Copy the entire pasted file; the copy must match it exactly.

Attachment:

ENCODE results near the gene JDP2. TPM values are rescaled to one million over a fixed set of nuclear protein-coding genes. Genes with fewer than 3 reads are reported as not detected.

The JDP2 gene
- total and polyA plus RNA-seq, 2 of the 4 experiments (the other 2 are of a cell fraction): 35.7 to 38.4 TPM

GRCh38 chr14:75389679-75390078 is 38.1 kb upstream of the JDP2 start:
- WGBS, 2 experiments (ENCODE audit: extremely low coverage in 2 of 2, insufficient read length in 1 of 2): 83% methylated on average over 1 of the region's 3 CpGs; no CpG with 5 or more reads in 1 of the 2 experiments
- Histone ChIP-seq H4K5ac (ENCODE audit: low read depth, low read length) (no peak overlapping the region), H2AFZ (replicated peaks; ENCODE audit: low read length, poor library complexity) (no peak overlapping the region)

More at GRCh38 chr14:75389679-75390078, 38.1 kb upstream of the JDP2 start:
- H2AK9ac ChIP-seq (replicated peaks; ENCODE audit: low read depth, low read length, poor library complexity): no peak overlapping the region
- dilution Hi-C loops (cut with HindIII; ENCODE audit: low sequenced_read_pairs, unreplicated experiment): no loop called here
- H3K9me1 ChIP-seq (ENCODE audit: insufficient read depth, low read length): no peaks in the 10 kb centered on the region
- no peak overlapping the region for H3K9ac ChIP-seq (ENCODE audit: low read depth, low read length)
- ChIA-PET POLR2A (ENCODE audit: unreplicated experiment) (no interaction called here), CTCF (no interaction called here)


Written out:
ENCODE results near the gene JDP2. TPM values are rescaled to one million over a fixed set of nuclear protein-coding genes. Genes with fewer than 3 reads are reported as not detected.

The JDP2 gene
- total and polyA plus RNA-seq, 2 of the 4 experiments (the other 2 are of a cell fraction): 35.7 to 38.4 TPM

GRCh38 chr14:75389679-75390078 is 38.1 kb upstream of the JDP2 start:
- WGBS, 2 experiments (ENCODE audit: extremely low coverage in 2 of 2, insufficient read length in 1 of 2): 83% methylated on average over 1 of the region's 3 CpGs; no CpG with 5 or more reads in 1 of the 2 experiments
- Histone ChIP-seq H4K5ac (ENCODE audit: low read depth, low read length) (no peak overlapping the region), H2AFZ (replicated peaks; ENCODE audit: low read length, poor library complexity) (no peak overlapping the region)

More at GRCh38 chr14:75389679-75390078, 38.1 kb upstream of the JDP2 start:
- H2AK9ac ChIP-seq (replicated peaks; ENCODE audit: low read depth, low read length, poor library complexity): no peak overlapping the region
- dilution Hi-C loops (cut with HindIII; ENCODE audit: low sequenced_read_pairs, unreplicated experiment): no loop called here
- H3K9me1 ChIP-seq (ENCODE audit: insufficient read depth, low read length): no peaks in the 10 kb centered on the region
- no peak overlapping the region for H3K9ac ChIP-seq (ENCODE audit: low read depth, low read length)
- ChIA-PET POLR2A (ENCODE audit: unreplicated experiment) (no interaction called here), CTCF (no interaction called here)